A single man, he lives in Auckland, and also has a cabin deep in the bush north of the city. While staying at his place in the bush for a few days, he and his dog Scruff stumble upon a young woman, almost dead, exhausted, hypothermic, malnourished, terrified, and clearly abused. This is Dao, the one whose life Hunter saves, and whom he becomes totally responsible for. Skilfully the writer reveals the bare details of Dao's story while Hunter does his best to give her immediate care, warmth and food. She has been held captive by a brutal man called Bram on a remote coastal farm - chained, beaten, abused, threatened, alone, her mother having died, in a constant struggle for survival. The real person in charge however, is a sinister and frightening character called the Boss, who turns up from time to time at the farm wearing a Darth Vader mask, thus unrecognisable, calling the shots.

Even though she has escaped, Dao is still in danger, Hunter in turn now also finding himself the target of the bad guys. The story takes place over 15 days, with Dao and Hunter trying to stay alive, trying to find out Dao's history, where she came from, her real name, and ultimately, uncovering exactly what has been going on at the farm. Everything around Dao is scary and unfamiliar, her having been hidden away for so many years. Even though the reader is familiar with city life, shopping malls, driving, eating out, for Dao this is all very unfamiliar. We see this through Dao’s eyes, giving a slightly sinister undertone to the urban/suburban scenes, threatening and a little unsettling, so contributing perfectly to the evil brewing.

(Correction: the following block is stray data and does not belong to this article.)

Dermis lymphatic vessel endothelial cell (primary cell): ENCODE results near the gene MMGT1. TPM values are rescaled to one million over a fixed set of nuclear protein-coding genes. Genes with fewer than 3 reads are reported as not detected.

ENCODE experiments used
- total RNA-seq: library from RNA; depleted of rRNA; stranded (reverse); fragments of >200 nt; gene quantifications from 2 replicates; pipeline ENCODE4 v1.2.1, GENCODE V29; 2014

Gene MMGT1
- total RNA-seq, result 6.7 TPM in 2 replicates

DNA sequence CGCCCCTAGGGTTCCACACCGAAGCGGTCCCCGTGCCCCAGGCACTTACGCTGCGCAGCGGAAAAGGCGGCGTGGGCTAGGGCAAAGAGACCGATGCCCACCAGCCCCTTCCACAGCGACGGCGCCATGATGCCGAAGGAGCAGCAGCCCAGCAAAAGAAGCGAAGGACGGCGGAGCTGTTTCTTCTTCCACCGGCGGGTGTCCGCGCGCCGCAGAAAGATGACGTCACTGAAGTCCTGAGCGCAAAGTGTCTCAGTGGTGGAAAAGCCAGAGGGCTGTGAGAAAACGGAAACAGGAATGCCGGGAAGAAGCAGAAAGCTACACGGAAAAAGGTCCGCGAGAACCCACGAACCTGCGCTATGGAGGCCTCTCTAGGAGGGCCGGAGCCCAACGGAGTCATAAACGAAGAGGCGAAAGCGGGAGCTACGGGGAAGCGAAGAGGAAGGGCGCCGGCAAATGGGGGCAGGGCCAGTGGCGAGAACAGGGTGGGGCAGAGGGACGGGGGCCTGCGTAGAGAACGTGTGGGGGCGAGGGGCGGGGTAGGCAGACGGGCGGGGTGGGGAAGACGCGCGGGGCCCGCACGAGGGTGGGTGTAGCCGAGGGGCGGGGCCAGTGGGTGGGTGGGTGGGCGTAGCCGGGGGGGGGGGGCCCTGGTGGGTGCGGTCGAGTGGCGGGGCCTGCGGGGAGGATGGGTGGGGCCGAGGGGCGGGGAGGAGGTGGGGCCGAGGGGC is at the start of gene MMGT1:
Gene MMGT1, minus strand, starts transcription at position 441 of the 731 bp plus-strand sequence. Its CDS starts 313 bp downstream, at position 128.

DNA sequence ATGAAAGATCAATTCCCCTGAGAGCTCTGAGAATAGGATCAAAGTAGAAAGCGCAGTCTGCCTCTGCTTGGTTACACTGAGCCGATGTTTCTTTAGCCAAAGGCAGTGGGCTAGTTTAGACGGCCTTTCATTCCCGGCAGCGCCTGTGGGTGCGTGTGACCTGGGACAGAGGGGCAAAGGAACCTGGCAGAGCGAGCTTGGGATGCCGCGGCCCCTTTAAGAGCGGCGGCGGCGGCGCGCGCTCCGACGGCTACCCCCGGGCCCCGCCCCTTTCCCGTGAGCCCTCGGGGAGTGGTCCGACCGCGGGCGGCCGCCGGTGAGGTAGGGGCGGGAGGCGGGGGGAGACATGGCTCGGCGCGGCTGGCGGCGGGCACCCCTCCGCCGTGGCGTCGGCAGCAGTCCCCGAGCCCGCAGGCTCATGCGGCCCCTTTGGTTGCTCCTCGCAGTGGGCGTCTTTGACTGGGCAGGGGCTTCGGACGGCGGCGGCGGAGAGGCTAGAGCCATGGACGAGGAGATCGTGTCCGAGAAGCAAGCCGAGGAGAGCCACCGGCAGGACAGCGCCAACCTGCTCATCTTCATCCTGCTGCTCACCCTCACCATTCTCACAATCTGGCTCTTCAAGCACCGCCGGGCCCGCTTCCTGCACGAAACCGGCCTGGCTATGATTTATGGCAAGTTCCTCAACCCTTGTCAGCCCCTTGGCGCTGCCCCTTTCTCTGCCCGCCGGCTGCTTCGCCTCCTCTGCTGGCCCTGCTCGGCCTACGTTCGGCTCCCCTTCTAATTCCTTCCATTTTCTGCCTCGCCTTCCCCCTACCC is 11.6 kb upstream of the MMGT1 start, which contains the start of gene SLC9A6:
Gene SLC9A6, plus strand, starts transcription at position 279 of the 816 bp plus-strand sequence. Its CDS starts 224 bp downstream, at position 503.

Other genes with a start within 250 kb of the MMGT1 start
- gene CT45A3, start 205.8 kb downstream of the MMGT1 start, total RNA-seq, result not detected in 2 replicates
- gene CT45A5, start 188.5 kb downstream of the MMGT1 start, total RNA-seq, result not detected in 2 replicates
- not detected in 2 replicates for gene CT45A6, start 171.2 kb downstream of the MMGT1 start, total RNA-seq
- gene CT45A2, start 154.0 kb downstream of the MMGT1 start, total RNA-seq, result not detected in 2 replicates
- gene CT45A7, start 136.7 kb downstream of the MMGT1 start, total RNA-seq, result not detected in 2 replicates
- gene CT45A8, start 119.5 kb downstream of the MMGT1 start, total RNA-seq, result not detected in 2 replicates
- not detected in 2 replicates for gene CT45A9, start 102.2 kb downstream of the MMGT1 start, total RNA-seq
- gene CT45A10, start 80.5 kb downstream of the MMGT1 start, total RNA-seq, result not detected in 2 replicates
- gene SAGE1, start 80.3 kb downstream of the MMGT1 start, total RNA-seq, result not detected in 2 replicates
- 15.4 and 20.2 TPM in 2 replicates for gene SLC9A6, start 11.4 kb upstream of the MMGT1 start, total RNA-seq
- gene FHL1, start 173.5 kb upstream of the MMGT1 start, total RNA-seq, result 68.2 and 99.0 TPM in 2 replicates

The main focus of the story is on the relationship between Hunter and Dao. It could easily become exploitative, with Hunter having the position of power, especially considering what Dao has come from, what is normal to her.  But no, not once is there any hint of impropriety, taking advantage or exploitation. This Hunter is one heck of a guy, taking his position of guardianship very seriously, at all times aware of the peculiar and compromising position he is in. He has some great women in his life - his two sisters Willow and Plum, and his best friend Charlie, who was in Afghanistan with him. These three women help him in his care of Dao. As Dao's confidence, trust and self-worth blossom, the nature of the relationship between Hunter and Dao changes, but it is never sleazy, uncomfortable or weird. Perhaps because the writing is by a woman?

I doubt if the plot would move so fast in a real-life situation - this is one very damaged young woman, still in considerable danger - but it is a great 15 day ride. Plenty of action, great characterisation and very believable characters. This is a thriller, a whodunnit, at times scary and violent, edge of the seat stuff but constantly tempered by the relationships between Hunter and Dao, Charlie and the two sisters. So much packed into 300 pages. A great story, deserves to be widely read and publicised. “